Focusing analysis by authorization ID can be particularly helpful for insights into managing DDF work which is often challenging since it lacks many of the controls in place for other types of workloads.


More Db2 Accounting Videos

  1. Exploring Analysis by Connection Type
  2. Exploring Analysis by Correlation ID
  3. Exploring Elapsed Time Profiles
  4. Exploring Analysis by Authorization ID
  5. Exploring Prefetch Activity and Suspension Events
  6. Exploring Analysis by Plan or Package Name
  7. Exploring Database Sync I/O Activity
  8. Case Study: Isolating Change Drivers
  9. Exploring Other Metrics in Accounting Data by Plan
  10. Accounting Data: Customized Dashboard Recap


Video Transcript

Another primary way to explore analysis of accounting data is through the authorization ID. Auth ID is captured for all connection types, but it can be particularly helpful for insights into DDF work, which often lacks many of the controls in place for other types of work. So we will initially here work from this report set of views that are specifically focused on DDF work. So one thing we learned right away from this aggregate view is that much of the CPU is executed on zIIP engines in yellow so that it doesn’t incur software license charges. And that’s of course, a key benefit of DDF work. So one, you know, initial right off the top, we might want to explore which auth IDs are the top CPU consumers. And so here they are, and we’re going to continue to collect these views on our dashboard and we’ll come back and look at that later. And as we explore the at time of day profile for this top consumer follows a typical online profile, so indicating, and may be invoked as part of some standard business transaction processing.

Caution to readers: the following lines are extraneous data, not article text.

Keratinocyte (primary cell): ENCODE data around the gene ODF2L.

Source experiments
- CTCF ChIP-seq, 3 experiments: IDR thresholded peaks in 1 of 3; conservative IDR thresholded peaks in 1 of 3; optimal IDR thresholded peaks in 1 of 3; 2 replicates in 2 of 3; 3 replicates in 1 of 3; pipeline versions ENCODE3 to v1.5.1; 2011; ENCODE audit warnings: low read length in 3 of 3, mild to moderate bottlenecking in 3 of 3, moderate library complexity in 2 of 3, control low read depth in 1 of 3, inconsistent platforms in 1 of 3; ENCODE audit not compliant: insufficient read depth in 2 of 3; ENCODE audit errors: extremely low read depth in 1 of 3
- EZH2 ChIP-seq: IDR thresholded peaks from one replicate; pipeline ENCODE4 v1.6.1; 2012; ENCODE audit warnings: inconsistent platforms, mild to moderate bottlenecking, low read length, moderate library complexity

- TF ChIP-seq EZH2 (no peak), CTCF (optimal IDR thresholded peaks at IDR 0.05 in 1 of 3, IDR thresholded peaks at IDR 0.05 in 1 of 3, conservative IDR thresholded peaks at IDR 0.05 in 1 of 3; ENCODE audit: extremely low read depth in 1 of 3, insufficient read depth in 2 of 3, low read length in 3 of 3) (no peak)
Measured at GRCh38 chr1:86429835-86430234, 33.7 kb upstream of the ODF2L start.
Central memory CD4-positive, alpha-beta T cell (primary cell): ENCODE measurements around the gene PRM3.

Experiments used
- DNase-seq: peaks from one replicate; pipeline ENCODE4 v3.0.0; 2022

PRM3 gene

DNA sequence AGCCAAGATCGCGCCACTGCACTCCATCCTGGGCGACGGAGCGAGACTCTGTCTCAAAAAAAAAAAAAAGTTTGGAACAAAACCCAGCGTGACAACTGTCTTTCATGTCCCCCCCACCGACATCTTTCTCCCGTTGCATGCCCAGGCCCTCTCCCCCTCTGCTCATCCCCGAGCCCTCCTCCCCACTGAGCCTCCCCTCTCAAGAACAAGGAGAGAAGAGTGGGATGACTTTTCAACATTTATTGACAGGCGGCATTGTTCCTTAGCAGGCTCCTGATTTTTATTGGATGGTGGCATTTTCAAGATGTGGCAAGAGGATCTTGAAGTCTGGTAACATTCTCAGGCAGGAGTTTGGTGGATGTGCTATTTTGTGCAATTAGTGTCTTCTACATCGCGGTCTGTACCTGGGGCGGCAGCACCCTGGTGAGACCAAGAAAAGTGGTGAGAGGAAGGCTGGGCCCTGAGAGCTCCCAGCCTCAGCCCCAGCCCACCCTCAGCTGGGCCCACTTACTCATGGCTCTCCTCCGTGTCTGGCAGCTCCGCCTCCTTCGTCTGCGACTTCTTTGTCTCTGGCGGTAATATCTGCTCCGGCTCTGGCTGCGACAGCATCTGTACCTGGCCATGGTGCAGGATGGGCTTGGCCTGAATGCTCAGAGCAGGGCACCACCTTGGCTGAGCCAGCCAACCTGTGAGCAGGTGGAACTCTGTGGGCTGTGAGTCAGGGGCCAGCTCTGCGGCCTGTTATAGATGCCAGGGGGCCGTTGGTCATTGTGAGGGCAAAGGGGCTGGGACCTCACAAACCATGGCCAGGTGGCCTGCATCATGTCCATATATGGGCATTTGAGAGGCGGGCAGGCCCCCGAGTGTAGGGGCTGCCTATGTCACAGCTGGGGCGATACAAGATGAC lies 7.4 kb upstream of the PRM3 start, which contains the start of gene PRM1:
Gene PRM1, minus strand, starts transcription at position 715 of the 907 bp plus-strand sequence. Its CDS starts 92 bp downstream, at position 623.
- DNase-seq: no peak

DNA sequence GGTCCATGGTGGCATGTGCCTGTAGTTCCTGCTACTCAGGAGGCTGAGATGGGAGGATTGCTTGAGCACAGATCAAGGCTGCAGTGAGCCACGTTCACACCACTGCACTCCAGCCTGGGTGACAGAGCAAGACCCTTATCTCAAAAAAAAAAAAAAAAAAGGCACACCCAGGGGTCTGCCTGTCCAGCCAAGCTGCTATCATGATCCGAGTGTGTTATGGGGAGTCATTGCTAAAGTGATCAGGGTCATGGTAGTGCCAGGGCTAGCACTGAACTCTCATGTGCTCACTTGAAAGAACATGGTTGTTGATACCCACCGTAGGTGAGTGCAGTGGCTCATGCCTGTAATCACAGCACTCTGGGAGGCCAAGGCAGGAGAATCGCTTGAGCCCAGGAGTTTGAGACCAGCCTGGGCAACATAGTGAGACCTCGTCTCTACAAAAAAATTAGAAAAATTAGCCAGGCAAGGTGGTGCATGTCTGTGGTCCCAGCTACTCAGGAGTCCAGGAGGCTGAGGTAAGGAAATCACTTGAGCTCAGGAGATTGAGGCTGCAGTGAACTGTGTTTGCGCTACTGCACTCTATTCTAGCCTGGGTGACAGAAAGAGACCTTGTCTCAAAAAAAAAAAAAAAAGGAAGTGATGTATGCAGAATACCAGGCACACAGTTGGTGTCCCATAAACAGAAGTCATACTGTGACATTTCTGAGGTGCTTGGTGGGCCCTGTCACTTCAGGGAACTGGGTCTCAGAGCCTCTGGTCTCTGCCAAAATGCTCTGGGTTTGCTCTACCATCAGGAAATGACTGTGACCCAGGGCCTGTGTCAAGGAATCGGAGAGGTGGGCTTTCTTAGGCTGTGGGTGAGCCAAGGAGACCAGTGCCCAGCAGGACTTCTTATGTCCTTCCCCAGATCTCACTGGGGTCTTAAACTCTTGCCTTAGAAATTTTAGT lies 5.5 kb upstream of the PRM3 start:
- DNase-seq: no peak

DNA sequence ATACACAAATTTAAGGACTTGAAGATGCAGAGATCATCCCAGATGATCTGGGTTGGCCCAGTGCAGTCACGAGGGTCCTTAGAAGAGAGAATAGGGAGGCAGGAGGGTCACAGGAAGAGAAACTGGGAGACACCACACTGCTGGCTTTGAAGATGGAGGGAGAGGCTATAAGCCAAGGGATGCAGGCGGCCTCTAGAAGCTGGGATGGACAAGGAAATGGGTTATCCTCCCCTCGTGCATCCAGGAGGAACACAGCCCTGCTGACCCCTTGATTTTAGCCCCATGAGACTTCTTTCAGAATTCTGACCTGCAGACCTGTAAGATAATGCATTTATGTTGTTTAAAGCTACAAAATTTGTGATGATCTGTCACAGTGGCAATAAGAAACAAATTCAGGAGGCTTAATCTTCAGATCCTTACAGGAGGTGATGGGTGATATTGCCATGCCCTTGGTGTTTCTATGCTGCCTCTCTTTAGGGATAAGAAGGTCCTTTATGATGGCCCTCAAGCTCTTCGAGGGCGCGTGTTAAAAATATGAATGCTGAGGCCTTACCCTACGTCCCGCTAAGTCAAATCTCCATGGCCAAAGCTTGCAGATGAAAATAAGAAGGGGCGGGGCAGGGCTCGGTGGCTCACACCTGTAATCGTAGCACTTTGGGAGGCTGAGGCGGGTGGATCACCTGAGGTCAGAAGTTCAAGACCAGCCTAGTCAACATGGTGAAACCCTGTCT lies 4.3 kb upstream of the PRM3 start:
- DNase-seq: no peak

And one of the challenges of managing DDF work can be in user-submitted tasks, inadvertently turning into rogue runaway work, consuming, large amounts of CPU. So here, when we view the CPU over time and I’ll extend it to this entire weekend, the demo database, there’s no major outliers, which is good news, but there is a daily spike here that’s worth exploring. So let’s go ahead and customize this view. We’ll focus on the general-purpose CPU time. We will view it by authorization ID. We’ll kind of narrow it down to the top 10, so that gets rid of some of the noise. And so now when we do that, we can correlate the spikes to a particular auth ID, which appears to kick off a daily process early morning, each day.

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